Below Street Level
Below Street Level is a site-specific installation and performance which took place at the EMP Collective in 2012, as part of The Rotating History Project's Down Through The Needle's Eye exhibition. Performed by Theresa Columbus and Melissa Webb over a period of 2 hours. The action presented ladies dressed in early 19th century shirt-waist blouses and many-layered white cotton skirts hand-sewing themselves into their environment. Stitching into several points around the edge of each skirt, they connected each strand of thread into the light-filled, cloud-like billowing fabric treatment above their heads. Over time this action caused the garments to form a lotus-like form around each of the performers.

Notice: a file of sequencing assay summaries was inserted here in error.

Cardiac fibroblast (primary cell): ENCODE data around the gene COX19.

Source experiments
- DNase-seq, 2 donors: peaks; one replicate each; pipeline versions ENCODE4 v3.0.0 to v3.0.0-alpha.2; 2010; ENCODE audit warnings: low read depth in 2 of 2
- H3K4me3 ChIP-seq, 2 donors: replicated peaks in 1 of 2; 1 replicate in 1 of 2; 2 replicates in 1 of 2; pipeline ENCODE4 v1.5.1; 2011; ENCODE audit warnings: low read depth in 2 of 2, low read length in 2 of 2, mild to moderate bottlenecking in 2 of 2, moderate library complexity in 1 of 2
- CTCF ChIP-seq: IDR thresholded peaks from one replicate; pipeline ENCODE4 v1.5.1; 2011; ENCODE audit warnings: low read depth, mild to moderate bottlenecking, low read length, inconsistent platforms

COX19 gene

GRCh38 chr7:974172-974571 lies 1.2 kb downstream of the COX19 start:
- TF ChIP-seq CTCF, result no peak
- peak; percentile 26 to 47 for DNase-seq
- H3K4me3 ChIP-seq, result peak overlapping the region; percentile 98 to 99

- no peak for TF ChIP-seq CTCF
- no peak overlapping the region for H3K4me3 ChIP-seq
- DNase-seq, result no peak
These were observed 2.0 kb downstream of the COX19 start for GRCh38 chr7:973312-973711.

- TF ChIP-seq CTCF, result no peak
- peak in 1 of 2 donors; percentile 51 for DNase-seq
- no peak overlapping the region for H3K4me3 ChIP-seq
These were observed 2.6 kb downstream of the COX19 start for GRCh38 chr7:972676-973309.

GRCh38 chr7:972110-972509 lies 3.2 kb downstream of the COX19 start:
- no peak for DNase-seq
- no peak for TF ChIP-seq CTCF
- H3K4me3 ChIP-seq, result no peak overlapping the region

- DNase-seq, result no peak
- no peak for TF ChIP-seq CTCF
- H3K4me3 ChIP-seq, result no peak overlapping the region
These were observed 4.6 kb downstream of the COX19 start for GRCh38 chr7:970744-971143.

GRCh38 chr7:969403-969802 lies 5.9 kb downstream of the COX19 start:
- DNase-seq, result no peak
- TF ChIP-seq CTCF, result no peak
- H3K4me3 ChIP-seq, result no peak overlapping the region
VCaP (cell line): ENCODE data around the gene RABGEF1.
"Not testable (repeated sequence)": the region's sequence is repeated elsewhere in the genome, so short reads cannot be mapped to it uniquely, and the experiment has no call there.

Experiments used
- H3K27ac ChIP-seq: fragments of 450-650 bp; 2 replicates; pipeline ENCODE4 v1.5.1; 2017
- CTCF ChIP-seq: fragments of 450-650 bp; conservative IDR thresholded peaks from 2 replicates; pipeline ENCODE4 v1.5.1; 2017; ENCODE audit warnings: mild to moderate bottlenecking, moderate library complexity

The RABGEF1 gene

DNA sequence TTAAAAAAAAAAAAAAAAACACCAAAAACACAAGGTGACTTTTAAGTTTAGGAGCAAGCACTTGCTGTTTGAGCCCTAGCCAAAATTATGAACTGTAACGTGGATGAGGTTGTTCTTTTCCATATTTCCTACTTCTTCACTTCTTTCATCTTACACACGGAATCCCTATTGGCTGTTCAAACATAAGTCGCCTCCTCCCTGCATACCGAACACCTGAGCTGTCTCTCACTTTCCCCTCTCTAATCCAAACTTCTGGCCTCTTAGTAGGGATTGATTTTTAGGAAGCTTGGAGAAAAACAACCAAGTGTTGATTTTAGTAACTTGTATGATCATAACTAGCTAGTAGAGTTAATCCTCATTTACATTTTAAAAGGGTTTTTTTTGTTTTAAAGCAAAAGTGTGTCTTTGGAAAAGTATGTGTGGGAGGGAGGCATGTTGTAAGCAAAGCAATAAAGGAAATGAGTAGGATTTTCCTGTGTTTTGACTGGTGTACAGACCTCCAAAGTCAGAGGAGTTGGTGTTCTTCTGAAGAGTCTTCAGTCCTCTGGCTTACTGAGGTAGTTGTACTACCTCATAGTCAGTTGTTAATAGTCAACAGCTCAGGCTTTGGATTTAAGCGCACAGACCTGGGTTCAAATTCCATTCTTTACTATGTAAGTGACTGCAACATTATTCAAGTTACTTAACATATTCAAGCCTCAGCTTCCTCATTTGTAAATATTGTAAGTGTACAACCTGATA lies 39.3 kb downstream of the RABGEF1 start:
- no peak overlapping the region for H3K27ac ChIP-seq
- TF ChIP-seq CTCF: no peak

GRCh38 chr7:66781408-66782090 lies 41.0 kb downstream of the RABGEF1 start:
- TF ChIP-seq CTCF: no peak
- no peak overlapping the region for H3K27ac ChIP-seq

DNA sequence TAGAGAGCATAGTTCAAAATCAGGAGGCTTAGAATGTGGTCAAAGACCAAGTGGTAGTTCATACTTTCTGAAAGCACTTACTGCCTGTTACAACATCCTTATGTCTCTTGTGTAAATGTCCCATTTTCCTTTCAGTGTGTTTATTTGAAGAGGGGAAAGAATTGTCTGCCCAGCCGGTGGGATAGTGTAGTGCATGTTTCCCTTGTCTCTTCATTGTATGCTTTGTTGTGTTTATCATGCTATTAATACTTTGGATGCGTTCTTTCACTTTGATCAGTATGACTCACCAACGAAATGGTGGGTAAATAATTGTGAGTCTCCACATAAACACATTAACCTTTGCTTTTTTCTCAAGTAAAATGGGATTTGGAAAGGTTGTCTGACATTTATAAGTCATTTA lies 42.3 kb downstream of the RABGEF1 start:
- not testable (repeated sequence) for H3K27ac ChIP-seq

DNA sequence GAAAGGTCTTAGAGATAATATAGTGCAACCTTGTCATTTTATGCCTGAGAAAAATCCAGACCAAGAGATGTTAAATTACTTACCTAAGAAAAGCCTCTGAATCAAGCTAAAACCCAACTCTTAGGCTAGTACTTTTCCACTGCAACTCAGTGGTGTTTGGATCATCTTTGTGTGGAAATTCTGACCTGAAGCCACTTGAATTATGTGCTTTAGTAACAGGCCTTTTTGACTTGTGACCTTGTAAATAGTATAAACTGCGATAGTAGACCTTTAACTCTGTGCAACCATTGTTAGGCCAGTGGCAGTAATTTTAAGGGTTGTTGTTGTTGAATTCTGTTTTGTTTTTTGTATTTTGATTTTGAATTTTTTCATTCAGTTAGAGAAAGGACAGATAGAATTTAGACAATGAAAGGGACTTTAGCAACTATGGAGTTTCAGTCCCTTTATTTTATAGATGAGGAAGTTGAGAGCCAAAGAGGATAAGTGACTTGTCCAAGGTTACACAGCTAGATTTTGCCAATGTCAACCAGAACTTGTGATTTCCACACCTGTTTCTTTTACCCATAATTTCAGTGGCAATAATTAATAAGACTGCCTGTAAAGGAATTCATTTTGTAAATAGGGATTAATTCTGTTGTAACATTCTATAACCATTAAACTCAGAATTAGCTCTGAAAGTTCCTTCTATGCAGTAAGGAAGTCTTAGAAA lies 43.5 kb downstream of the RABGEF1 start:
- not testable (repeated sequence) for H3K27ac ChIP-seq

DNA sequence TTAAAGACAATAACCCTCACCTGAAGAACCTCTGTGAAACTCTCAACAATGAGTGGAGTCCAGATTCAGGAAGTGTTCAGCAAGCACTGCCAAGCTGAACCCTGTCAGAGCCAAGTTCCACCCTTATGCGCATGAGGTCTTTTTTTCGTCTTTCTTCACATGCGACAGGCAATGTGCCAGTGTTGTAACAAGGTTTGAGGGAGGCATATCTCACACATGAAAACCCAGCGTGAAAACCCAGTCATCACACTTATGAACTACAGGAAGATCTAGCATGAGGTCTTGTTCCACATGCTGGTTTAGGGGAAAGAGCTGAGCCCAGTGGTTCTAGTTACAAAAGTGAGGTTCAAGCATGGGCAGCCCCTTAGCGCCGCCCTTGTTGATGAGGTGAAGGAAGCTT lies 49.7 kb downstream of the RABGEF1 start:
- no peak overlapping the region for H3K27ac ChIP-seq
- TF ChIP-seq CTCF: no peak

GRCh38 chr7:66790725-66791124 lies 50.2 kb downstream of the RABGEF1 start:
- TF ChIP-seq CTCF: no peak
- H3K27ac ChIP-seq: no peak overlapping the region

The installation utilized the outdoor, arched and recessed areas at the bottom of the Faust building, located in the erstwhile garment district in downtown Baltimore, a historical home to the once bustling US garment trade.
The piece explored themes of labor, mass production, and accumulation, and specifically, the industrial shift from custom tailoring to mass factory and sweat shop production during the 1800's, driven in large measure by changes in the style and function of clothing, the invention of the sewing machine, as well as ever-increasing consumer demand.
Below Street Level interlaced the struggles faced by garment workers of this time period with the excitement of innovation, commerce and success experienced by business owners and pioneers of the needle trades.
Photographed by Scott Pennington.